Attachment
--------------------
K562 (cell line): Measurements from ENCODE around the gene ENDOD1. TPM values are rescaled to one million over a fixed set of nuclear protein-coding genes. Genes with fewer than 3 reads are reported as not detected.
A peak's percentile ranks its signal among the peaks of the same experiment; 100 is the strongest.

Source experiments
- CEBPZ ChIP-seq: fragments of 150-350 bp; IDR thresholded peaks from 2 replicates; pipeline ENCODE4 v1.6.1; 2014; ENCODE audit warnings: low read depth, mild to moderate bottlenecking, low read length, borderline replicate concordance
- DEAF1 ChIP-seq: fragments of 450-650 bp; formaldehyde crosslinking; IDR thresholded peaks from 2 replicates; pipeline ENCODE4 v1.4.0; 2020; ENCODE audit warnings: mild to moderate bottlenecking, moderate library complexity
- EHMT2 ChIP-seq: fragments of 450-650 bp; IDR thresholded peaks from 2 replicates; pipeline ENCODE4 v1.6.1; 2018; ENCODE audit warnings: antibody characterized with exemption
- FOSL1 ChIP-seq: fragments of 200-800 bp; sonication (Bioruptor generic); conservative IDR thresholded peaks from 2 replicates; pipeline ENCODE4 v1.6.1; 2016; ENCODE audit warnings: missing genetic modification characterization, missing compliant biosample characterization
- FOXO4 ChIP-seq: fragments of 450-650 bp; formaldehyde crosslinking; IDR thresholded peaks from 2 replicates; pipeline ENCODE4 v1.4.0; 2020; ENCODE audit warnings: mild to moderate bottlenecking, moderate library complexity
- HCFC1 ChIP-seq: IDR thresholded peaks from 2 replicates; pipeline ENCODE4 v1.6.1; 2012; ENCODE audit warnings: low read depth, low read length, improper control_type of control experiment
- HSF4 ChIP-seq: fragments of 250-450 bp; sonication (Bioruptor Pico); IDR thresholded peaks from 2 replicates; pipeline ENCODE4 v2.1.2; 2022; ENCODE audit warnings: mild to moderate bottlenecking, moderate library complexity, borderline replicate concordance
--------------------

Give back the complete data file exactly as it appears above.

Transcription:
K562 (cell line): Measurements from ENCODE around the gene ENDOD1. TPM values are rescaled to one million over a fixed set of nuclear protein-coding genes. Genes with fewer than 3 reads are reported as not detected.
A peak's percentile ranks its signal among the peaks of the same experiment; 100 is the strongest.

Source experiments
- CEBPZ ChIP-seq: fragments of 150-350 bp; IDR thresholded peaks from 2 replicates; pipeline ENCODE4 v1.6.1; 2014; ENCODE audit warnings: low read depth, mild to moderate bottlenecking, low read length, borderline replicate concordance
- DEAF1 ChIP-seq: fragments of 450-650 bp; formaldehyde crosslinking; IDR thresholded peaks from 2 replicates; pipeline ENCODE4 v1.4.0; 2020; ENCODE audit warnings: mild to moderate bottlenecking, moderate library complexity
- EHMT2 ChIP-seq: fragments of 450-650 bp; IDR thresholded peaks from 2 replicates; pipeline ENCODE4 v1.6.1; 2018; ENCODE audit warnings: antibody characterized with exemption
- FOSL1 ChIP-seq: fragments of 200-800 bp; sonication (Bioruptor generic); conservative IDR thresholded peaks from 2 replicates; pipeline ENCODE4 v1.6.1; 2016; ENCODE audit warnings: missing genetic modification characterization, missing compliant biosample characterization
- FOXO4 ChIP-seq: fragments of 450-650 bp; formaldehyde crosslinking; IDR thresholded peaks from 2 replicates; pipeline ENCODE4 v1.4.0; 2020; ENCODE audit warnings: mild to moderate bottlenecking, moderate library complexity
- HCFC1 ChIP-seq: IDR thresholded peaks from 2 replicates; pipeline ENCODE4 v1.6.1; 2012; ENCODE audit warnings: low read depth, low read length, improper control_type of control experiment
- HSF4 ChIP-seq: fragments of 250-450 bp; sonication (Bioruptor Pico); IDR thresholded peaks from 2 replicates; pipeline ENCODE4 v2.1.2; 2022; ENCODE audit warnings: mild to moderate bottlenecking, moderate library complexity, borderline replicate concordance